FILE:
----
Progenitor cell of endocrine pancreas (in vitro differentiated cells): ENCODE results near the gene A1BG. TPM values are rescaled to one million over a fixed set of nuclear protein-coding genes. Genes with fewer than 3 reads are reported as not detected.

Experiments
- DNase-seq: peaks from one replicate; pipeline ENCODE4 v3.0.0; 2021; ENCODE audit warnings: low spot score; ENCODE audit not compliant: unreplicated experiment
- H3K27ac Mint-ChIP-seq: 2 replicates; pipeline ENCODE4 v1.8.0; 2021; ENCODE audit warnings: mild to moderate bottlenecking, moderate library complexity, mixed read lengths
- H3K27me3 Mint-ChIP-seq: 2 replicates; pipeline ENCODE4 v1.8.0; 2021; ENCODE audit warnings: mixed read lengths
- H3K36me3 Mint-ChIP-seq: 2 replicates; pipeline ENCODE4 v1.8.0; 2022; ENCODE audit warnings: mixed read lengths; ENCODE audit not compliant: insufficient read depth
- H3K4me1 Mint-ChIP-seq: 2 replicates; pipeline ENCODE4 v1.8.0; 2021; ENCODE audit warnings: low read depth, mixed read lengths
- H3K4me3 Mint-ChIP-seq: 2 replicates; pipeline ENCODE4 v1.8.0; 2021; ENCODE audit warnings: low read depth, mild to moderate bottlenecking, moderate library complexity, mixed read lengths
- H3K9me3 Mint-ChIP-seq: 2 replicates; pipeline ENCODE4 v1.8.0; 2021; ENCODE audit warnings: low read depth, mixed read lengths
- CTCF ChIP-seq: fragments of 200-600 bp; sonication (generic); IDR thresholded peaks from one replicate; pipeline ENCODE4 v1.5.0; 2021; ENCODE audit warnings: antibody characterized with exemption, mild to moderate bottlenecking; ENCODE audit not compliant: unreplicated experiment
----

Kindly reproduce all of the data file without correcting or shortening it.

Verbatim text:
Progenitor cell of endocrine pancreas (in vitro differentiated cells): ENCODE results near the gene A1BG. TPM values are rescaled to one million over a fixed set of nuclear protein-coding genes. Genes with fewer than 3 reads are reported as not detected.

Experiments
- DNase-seq: peaks from one replicate; pipeline ENCODE4 v3.0.0; 2021; ENCODE audit warnings: low spot score; ENCODE audit not compliant: unreplicated experiment
- H3K27ac Mint-ChIP-seq: 2 replicates; pipeline ENCODE4 v1.8.0; 2021; ENCODE audit warnings: mild to moderate bottlenecking, moderate library complexity, mixed read lengths
- H3K27me3 Mint-ChIP-seq: 2 replicates; pipeline ENCODE4 v1.8.0; 2021; ENCODE audit warnings: mixed read lengths
- H3K36me3 Mint-ChIP-seq: 2 replicates; pipeline ENCODE4 v1.8.0; 2022; ENCODE audit warnings: mixed read lengths; ENCODE audit not compliant: insufficient read depth
- H3K4me1 Mint-ChIP-seq: 2 replicates; pipeline ENCODE4 v1.8.0; 2021; ENCODE audit warnings: low read depth, mixed read lengths
- H3K4me3 Mint-ChIP-seq: 2 replicates; pipeline ENCODE4 v1.8.0; 2021; ENCODE audit warnings: low read depth, mild to moderate bottlenecking, moderate library complexity, mixed read lengths
- H3K9me3 Mint-ChIP-seq: 2 replicates; pipeline ENCODE4 v1.8.0; 2021; ENCODE audit warnings: low read depth, mixed read lengths
- CTCF ChIP-seq: fragments of 200-600 bp; sonication (generic); IDR thresholded peaks from one replicate; pipeline ENCODE4 v1.5.0; 2021; ENCODE audit warnings: antibody characterized with exemption, mild to moderate bottlenecking; ENCODE audit not compliant: unreplicated experiment